How To Rebuild Neoconservatism: Palestine, Ctd
I guess I didn't expect much of a response to my post yesterday and I wasn't disappointed. But I am not the first to make this case. Back when democracy-building in the Arab world was a major neoconservative theme, my current boss, James Bennet, then NYT's correspondent in Jerusalem, wrote two pieces. From May 2002:
It is perhaps Pollyannaish even to conjure the scenario, at such a dark moment in Israeli-Palestinian relations. But imagine the effect on Israeli fears about Palestinian intentions, and on Arab-Israeli diplomacy, if a democratic Palestinian government sought a peace accord guaranteeing a two-state solution with Israel. Imagine the effect on Palestinian life ...
Among the Arabs, Palestinians are uniquely suited for such a democratic experiment, because of their bitter, close relationship with Israel, their stateless years and the intense international focus on their cause.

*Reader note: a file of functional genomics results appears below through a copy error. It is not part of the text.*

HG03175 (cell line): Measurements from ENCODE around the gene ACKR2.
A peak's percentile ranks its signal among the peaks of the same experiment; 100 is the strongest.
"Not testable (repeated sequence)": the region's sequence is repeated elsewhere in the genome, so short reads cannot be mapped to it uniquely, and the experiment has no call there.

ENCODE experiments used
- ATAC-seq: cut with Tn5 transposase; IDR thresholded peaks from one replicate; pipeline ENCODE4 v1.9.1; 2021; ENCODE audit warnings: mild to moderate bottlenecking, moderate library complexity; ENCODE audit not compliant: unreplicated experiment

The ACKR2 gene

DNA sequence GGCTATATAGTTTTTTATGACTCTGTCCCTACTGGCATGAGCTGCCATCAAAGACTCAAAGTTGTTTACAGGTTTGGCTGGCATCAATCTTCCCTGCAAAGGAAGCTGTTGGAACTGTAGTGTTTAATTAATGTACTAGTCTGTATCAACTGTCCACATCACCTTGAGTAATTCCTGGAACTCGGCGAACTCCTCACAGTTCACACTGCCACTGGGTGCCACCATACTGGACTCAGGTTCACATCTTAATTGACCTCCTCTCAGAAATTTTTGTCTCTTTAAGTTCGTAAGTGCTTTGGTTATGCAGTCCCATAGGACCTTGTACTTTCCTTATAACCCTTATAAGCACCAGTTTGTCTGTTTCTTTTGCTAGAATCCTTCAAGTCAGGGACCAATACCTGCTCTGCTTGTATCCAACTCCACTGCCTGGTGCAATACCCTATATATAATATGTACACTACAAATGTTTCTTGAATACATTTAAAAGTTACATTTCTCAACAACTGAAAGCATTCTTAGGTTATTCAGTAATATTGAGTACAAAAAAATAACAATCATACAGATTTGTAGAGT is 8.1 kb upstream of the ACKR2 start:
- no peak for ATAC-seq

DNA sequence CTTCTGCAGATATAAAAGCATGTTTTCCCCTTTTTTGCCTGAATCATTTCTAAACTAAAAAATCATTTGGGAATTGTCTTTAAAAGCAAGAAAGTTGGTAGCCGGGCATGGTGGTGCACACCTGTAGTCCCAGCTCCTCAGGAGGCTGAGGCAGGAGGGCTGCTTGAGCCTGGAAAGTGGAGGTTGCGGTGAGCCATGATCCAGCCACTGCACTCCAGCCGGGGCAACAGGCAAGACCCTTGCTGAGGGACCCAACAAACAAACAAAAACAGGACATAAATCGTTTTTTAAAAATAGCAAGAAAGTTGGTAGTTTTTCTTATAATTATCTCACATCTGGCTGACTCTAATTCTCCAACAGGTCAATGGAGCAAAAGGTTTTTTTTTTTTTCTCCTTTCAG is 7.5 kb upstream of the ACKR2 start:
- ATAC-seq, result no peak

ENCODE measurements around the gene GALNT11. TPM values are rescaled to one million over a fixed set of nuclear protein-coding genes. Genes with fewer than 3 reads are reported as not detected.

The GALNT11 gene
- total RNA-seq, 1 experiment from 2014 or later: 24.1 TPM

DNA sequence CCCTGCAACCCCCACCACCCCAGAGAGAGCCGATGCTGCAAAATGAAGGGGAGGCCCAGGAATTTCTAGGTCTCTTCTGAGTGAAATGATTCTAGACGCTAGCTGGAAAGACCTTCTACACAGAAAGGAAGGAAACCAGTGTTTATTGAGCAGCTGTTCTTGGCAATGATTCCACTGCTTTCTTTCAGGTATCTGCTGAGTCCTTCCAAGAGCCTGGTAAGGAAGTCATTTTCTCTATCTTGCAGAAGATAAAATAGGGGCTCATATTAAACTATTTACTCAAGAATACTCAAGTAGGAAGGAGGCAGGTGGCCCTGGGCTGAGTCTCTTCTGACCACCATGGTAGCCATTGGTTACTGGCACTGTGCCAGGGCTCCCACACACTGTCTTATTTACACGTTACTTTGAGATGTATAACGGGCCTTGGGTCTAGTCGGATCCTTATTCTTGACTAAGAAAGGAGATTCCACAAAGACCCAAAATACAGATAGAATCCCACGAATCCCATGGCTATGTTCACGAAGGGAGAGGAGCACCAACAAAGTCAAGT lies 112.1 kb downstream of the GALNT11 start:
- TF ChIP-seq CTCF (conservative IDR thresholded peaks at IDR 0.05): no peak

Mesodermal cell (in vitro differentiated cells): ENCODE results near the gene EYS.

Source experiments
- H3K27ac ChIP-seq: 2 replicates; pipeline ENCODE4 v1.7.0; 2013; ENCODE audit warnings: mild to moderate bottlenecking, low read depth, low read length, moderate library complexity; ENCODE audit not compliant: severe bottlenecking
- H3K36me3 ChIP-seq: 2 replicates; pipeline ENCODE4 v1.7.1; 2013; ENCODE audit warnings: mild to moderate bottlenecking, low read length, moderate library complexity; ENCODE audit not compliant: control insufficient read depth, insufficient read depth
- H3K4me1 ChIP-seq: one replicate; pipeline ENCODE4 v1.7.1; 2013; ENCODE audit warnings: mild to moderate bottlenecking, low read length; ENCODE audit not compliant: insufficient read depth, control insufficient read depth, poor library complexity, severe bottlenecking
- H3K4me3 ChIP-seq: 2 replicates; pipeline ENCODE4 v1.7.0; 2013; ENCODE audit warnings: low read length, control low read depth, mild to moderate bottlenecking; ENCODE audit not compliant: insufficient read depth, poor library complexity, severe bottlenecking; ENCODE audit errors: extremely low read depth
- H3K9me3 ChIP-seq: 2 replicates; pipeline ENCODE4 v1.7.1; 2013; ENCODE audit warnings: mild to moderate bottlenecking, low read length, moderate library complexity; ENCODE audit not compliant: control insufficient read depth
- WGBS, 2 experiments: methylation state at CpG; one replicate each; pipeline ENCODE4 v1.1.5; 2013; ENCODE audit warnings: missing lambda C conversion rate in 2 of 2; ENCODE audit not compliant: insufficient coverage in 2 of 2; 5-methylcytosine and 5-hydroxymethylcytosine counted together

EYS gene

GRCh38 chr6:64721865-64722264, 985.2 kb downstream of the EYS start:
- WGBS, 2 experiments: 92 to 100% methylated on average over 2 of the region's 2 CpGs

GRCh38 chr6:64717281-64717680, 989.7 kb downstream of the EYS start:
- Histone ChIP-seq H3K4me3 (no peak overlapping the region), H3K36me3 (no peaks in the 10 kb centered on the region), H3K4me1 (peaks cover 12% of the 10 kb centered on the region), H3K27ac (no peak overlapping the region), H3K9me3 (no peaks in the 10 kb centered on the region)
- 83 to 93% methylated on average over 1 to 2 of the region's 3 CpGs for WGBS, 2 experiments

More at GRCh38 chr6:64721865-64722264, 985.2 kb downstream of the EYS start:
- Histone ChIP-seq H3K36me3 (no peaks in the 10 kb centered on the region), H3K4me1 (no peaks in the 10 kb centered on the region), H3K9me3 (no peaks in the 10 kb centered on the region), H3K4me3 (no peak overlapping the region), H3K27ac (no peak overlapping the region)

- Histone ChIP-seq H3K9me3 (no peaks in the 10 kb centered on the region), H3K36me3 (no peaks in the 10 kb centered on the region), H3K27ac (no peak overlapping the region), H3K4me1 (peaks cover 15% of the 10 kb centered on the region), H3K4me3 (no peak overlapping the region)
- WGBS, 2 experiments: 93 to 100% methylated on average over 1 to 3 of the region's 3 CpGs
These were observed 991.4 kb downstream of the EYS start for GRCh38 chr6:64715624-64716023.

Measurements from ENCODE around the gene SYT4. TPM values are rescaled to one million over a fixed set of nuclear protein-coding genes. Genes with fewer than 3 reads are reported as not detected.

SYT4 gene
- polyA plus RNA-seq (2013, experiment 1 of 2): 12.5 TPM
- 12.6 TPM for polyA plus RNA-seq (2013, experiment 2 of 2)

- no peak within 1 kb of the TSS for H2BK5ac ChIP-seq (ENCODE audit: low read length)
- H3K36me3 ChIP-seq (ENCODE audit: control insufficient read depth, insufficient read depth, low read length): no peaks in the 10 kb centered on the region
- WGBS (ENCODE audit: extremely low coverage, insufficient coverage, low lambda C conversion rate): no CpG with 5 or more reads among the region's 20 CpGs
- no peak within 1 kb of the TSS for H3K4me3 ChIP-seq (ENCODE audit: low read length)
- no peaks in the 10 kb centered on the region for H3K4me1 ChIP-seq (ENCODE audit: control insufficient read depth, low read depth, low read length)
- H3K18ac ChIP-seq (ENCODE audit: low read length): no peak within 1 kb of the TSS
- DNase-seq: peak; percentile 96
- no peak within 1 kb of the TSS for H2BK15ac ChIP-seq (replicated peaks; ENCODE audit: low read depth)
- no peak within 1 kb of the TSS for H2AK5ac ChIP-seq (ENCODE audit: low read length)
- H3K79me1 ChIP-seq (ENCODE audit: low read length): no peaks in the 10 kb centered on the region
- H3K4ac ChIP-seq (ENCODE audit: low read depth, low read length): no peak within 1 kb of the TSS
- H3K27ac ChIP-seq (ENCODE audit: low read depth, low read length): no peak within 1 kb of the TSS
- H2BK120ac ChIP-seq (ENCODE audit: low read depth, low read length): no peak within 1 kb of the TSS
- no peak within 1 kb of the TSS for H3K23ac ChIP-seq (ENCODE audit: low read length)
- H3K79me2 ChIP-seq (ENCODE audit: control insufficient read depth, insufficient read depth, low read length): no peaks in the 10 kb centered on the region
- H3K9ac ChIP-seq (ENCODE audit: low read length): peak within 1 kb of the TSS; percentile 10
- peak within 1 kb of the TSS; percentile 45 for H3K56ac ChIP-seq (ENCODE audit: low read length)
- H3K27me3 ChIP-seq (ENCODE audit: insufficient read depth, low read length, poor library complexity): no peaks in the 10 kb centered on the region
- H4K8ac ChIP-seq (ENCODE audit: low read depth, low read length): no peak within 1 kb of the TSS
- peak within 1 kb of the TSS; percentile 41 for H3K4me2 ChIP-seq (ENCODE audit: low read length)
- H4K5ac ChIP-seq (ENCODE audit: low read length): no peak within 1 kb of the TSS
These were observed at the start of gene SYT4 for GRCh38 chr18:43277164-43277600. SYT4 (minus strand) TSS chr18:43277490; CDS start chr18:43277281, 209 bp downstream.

Nader Said, a sociologist at Bir Zeit University in Ramallah, said that the Israeli occupation had instilled in Palestinians ''their defiance of authority in general, and this sort of tendency for freedom -- wanting personal freedom, and to not be controlled.'' At the same time, he said, ''even under the worst of circumstances, Palestinians have admired Israeli democracy.'' These are experiences that Mr. Arafat and his closest associates, in exile for so many years, did not have.
He followed up a year later. I recall Paul Wolfowitz once making this point, but now that Arafat is dead and even Israelis are remarking on the solid economic and political progress on the West Bank, why are there so few neocons eager to support this emphasis? Their silence does not help them convince others that they are genuine about Arab and Muslim democracy, rather than deploying these memes as a cynical way to advance what they foolishly think are the interests of Israel in the region.
But I remain hopeful, if only because the alternative is so bloody depressing. Imagine what the $8 billion thrown into corrupt hands in Iraq could accomplish in Palestine.